So today I thought that I’d start off with another character building post. I was thinking about the importance of listening rather than being heard. My cell group at my church talked about this a couple of weeks ago and I started to do some self-reflection. I know that I have a habit of talking a lot, and when you have such a character trait such as I, you will realize how difficult it is to stop and be still and listen to what others are saying. This also happens when we pray as well but for this particular post I’m focusing on people relationships. I admit that I’m still a work in progress since I am aware of my general talkative behavioral tendencies so I’m not going to water this one down either just to sleep well at night. The nature of listening should be harnessed in order to build relationships.
I believe that broken relationships are a result of poor communication and this is the reason why we need to hone in on the things that makes us become better at communicating with each other. By practicing effective communication, we learn how to maintain and build relationships and avoid unnecessary arguments that break up these relationships. This skill is required in your social, familial and business life.
Why is it so important to listen? It is necessary to exercise our listening skills in order to:
1) Gather information;
2) Hear what is being said;
4) To watch out for the meaning behind what is being said.
There are reasons why I am bringing this up. I noticed that if we want to sharpen our discernment about people and make smart decisions about general issues in our social, familial and business lives, we have to focus on the basic things that we need to change in order to exercise sound judgement calls. Listening is a Skill that needs to be sharpened if you want to avoid making crazy mistakes that could have been avoided had you listened. Many times we make mistakes in our social lives because we don’t take the time to understand the full picture of a story that is being relayed to us and we jump to conclusions rashly because we haven’t sifted the meaning behind the words being spoken. Trust me, been there and done that. Listening will help us to develop effective communication to avoid misunderstandings.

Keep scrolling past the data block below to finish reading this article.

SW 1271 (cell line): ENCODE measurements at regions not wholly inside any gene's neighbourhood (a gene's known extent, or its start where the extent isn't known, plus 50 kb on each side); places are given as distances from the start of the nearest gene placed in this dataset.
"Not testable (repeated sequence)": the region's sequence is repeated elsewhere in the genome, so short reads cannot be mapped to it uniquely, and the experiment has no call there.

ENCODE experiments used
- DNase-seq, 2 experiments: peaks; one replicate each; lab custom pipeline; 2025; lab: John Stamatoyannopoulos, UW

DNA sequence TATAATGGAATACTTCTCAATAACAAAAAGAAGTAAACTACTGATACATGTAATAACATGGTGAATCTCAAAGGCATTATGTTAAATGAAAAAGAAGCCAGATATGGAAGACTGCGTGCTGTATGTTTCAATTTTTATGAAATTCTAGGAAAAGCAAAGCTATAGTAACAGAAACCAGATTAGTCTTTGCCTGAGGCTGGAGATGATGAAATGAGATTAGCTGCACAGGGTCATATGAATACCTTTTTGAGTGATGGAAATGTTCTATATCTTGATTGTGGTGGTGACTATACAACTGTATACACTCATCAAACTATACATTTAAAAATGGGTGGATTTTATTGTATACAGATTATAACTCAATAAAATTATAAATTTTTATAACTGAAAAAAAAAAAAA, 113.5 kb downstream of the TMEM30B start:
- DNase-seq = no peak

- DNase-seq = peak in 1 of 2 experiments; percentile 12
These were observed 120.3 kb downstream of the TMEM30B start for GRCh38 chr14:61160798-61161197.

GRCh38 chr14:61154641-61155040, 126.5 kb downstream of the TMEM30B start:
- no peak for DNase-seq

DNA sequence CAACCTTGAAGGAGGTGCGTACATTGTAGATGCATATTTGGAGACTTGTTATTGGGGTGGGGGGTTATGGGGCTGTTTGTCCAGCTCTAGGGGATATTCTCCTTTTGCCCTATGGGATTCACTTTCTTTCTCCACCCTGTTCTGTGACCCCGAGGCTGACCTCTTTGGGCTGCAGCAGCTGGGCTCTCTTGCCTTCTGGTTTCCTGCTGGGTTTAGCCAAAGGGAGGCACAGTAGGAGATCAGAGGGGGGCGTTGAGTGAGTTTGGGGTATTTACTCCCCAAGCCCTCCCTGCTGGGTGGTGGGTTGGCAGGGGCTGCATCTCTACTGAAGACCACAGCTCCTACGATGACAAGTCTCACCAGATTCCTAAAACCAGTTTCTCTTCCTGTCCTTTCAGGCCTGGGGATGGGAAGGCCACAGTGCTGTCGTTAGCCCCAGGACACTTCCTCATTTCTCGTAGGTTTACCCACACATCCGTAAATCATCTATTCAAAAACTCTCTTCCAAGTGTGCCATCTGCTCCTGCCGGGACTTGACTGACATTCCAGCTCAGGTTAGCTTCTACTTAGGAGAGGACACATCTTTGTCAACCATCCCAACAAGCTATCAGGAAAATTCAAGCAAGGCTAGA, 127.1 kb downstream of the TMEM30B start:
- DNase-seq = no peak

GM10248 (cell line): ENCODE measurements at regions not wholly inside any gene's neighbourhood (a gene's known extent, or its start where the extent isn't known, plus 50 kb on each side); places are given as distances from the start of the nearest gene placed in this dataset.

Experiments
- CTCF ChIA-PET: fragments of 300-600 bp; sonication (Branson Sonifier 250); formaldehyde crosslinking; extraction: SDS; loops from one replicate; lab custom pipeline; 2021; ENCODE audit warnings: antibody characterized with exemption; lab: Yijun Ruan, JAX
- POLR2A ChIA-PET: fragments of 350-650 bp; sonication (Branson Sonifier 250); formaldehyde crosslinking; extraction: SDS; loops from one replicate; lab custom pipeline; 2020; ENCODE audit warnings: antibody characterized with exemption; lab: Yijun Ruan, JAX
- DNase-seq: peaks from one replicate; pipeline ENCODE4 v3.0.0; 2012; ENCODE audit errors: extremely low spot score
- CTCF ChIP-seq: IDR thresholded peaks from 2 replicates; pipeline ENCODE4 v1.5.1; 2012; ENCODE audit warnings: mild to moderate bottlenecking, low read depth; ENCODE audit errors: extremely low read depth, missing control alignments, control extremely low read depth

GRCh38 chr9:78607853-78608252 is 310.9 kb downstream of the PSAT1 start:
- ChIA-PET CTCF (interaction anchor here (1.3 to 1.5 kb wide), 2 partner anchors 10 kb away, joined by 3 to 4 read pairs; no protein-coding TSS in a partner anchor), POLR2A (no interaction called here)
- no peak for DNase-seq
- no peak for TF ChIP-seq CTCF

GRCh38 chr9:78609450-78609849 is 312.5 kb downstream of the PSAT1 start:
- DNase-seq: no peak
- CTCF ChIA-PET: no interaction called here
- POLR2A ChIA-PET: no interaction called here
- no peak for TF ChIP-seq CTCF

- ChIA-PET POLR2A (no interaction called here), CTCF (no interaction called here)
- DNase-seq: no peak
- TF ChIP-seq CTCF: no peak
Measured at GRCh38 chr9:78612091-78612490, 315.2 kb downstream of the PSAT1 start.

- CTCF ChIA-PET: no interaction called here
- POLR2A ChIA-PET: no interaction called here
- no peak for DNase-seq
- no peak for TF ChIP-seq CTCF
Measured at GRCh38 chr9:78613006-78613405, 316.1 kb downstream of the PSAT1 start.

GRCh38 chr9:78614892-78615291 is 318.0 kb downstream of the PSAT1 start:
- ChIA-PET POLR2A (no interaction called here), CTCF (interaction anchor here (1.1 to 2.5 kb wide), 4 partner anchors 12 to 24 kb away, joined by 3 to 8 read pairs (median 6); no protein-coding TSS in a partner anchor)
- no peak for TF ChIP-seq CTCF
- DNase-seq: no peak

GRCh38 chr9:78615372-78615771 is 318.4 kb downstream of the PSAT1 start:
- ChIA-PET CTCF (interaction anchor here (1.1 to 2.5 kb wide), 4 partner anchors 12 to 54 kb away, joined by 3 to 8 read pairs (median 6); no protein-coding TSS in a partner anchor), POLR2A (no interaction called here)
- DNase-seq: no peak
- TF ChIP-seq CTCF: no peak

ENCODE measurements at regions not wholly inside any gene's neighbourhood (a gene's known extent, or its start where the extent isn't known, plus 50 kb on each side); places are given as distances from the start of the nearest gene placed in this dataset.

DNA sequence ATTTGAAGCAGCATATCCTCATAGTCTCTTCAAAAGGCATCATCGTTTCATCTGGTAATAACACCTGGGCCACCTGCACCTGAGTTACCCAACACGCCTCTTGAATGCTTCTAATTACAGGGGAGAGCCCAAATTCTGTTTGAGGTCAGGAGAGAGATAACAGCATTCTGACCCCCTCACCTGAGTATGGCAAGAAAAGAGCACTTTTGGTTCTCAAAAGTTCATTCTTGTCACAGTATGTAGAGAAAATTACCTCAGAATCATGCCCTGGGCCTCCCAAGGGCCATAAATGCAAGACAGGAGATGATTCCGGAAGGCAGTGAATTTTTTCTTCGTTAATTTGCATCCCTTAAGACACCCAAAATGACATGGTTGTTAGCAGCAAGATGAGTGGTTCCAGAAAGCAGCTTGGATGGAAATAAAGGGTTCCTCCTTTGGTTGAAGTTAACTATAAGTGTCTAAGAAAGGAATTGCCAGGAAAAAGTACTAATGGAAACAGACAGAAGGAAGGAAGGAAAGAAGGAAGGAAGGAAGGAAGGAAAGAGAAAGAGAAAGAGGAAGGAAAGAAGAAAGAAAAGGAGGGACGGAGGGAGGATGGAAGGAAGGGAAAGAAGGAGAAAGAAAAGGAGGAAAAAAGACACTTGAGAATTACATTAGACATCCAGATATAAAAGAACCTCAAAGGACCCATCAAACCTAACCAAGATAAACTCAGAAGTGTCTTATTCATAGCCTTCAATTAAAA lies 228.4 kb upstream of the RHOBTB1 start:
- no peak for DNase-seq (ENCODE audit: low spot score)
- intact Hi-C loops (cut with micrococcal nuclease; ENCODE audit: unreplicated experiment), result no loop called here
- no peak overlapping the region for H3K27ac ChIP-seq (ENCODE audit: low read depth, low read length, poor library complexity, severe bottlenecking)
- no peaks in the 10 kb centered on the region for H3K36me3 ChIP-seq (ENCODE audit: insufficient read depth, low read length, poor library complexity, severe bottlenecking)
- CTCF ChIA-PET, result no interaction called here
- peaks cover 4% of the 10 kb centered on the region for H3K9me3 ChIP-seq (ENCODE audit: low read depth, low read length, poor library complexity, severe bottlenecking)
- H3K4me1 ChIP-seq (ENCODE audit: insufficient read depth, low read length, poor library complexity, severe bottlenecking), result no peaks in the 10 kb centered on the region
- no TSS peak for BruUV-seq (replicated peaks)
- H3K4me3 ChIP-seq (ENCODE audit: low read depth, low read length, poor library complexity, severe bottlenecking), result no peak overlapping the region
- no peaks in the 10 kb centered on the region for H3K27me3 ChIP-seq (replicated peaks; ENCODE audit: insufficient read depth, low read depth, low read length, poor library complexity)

What types of listening skills do we have?
1.) Attentive Listening – is a communication technique that requires the listener to understand, interpret, and evaluate what they hear.
2.) Selective Listening – This is when a person hears another but selects to not hear what is being said by choice or desire to hear some other message. This can take several forms and result in acting out in destructive ways. An example is to become passive aggressive by pretending to hear and agree to what was said when actually your intent is to NOT act on the message, but make the other person think you will. Another form is to act on what you wanted to hear instead of what was said. Continued selective listening is one of the best ways to destroy a relationship.
3.) Reflective Listening –is a communication strategy involving two key steps: seeking to understand a speaker’s idea, then offering the idea back to the speaker, to confirm the idea has been understood correctly.
4.) Competitive Listening –happens when we are more interested in promoting our own point of view than in understanding or exploring someone else’s view. We either listen for openings to take the floor, or for flaws or weak points we can attack. As we pretend to pay attention we are impatiently waiting for an opening, or internally formulating our rebuttal and planning our devastating comeback that will destroy their argument and make us the victor.
5.) Ignore Listening – A type of false listening occurs where a person is pretending to listen but is not hearing anything that is being said. They may nod, smile and grunt in all the right places, but do not actually take in anything that is said.